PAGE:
Retail-therapy blasts endorphins into our pituitary glands providing a momentary sense of well-being, but evaporates once the bank statement comes at the end of the month, sending us out for another shot.

So what do we do about this over-striving, over work, and over accumulation?

The church says that we can put it all on the altar. We can take this morally ambiguous money - the root of all kinds of evil, and the source of so much good - and offer it back to God. In doing so, our daily work is redeemed.

What we are doing, in our offering, is transforming our days the mere making of a living to the living of a life.

Whatever we do for a living, we now do for the glory of God and the giving of others. We offer our gifts for the work of Christ’s church. And the work of Christ’s church is the kingdom of the God.

The offering is probably the most counter-cultural act we do as a church. It’s at that moment that we take a stand against the consumerism that tells us that we are what we buy.

When the plate is passed around we put our beliefs into action that God’s kingdom has come in Jesus.

When the offering is taken our hearts begin to transform from being self-centred to God-centred.

It’s a minor sport to make fun of churches who ask for money. And for good reason. The last couple days I’ve been watching the Miracle Channel re-invent indulgences for today’s troubled consciences as they go about their fund-drive appeal.

And we know of sham-preachers who lie, cheat, and pilfer folks out of their hard-earned paycheques to pay for their air-conditioned dog houses.

Or we hear of the pastor in the $2000 suit who flies around the world by private jet, sharing the message of the poor wandering preacher from Nazareth. The record is spotty at best.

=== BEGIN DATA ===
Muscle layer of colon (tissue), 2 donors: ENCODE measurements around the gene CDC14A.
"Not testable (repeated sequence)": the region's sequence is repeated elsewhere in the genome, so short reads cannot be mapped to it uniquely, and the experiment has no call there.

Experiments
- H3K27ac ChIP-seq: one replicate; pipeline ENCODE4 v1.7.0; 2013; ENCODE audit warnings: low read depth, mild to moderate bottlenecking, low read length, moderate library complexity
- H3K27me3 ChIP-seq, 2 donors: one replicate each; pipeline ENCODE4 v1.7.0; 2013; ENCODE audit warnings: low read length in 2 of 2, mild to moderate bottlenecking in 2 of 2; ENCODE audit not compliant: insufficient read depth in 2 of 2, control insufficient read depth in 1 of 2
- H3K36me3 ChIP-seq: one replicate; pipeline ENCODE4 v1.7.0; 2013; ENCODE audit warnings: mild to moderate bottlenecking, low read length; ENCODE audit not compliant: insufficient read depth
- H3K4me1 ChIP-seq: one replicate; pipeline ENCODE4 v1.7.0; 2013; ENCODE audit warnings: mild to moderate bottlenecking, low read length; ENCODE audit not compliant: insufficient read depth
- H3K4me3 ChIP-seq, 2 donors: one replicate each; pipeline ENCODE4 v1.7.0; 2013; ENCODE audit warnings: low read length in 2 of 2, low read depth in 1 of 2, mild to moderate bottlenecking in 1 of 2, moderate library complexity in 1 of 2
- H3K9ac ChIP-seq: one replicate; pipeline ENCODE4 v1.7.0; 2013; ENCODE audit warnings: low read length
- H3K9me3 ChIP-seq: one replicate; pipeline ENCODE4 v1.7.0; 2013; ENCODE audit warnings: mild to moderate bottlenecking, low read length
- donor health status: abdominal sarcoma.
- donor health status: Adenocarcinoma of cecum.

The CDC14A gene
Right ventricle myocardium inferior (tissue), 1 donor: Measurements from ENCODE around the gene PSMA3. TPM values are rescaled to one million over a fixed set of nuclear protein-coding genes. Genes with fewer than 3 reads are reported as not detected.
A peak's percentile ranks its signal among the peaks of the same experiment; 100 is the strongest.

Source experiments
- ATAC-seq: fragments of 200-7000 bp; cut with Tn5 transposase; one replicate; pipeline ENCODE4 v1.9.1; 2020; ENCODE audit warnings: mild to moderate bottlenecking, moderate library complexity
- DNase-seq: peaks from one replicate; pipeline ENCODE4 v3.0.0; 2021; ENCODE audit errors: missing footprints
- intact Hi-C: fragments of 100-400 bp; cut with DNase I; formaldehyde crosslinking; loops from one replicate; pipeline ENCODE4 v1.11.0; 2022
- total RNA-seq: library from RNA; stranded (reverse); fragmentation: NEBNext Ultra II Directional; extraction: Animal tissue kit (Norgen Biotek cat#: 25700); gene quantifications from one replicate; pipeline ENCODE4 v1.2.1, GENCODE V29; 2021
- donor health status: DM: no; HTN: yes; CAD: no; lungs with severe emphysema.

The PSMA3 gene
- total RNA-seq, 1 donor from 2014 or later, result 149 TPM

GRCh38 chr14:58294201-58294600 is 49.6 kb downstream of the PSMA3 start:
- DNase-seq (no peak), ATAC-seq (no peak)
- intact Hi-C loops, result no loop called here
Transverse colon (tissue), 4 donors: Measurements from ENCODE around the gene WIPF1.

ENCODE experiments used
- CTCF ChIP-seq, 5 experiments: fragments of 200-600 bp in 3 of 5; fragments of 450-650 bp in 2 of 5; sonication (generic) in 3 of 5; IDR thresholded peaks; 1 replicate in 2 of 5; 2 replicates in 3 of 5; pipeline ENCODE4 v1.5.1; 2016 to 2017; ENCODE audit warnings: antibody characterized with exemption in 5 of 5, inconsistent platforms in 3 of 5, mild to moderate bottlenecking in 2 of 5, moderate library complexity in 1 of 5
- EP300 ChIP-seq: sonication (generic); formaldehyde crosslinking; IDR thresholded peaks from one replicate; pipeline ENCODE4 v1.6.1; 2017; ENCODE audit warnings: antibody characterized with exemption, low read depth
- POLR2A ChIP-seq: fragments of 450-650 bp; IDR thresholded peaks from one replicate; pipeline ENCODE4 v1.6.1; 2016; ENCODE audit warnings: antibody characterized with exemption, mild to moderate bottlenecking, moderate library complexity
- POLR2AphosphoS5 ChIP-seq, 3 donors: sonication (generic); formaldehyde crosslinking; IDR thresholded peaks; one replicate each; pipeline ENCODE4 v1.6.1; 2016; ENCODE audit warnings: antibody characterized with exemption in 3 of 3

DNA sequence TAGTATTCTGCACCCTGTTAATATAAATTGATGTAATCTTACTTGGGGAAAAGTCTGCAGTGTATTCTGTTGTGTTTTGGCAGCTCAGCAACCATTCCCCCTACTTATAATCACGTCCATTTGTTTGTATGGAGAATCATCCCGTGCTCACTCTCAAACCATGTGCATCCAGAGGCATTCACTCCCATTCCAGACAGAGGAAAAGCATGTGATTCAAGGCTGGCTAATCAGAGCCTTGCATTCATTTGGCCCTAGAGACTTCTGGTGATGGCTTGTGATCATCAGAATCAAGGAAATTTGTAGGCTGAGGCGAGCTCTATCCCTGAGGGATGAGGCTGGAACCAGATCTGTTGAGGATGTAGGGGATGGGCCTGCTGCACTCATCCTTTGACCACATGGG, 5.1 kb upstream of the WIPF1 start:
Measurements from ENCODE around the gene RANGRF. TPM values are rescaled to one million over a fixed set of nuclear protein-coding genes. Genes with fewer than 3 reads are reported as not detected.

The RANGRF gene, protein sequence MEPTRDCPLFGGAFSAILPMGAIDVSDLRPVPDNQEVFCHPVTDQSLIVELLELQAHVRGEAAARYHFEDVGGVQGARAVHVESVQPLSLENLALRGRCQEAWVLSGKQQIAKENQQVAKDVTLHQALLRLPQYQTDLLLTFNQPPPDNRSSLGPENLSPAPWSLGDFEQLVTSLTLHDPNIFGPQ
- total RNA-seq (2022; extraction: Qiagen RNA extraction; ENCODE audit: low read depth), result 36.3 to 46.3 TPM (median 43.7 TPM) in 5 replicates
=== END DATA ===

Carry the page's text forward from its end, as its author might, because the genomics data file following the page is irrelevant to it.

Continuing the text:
As a congregation, we don’t like to talk about money because I understand that there’s been a history of negative experiences with fundraising. And some might look at how we, as church, allocate our resources and think that we’re being stingy when it comes to those outside of our church.

But if we look at where we put our treasure we’ll see where our heart is.

Training Stephen Ministers for one-on-one caring visits does not come cheap, but is extraordinarily effective.

Nor does building helpful ChristCare small groups who learn and minister together. Our very successful Vacation Bible School came with a price-tag.

As did the Spiritual Gifts and Ministering to Inactive Members classes.

Not to mention the elevator which will help people participate in every area of our ministry together.

The list could go on. This is kingdom work. This is where we place our treasure. This is where our heart is. This is stuff that cannot be stolen or destroyed.

So watch as the plate goes around. You will see the church at its best. We take the stuff of our daily lives and we give it back to God, for God’s work.

May this be so among us. Amen.


Anonymous Anonymous said...

easier said than done. 一起努力吧!............................................................

10:37 PM  
Anonymous Anonymous said...


10:41 AM  
Anonymous Anonymous said...


4:58 PM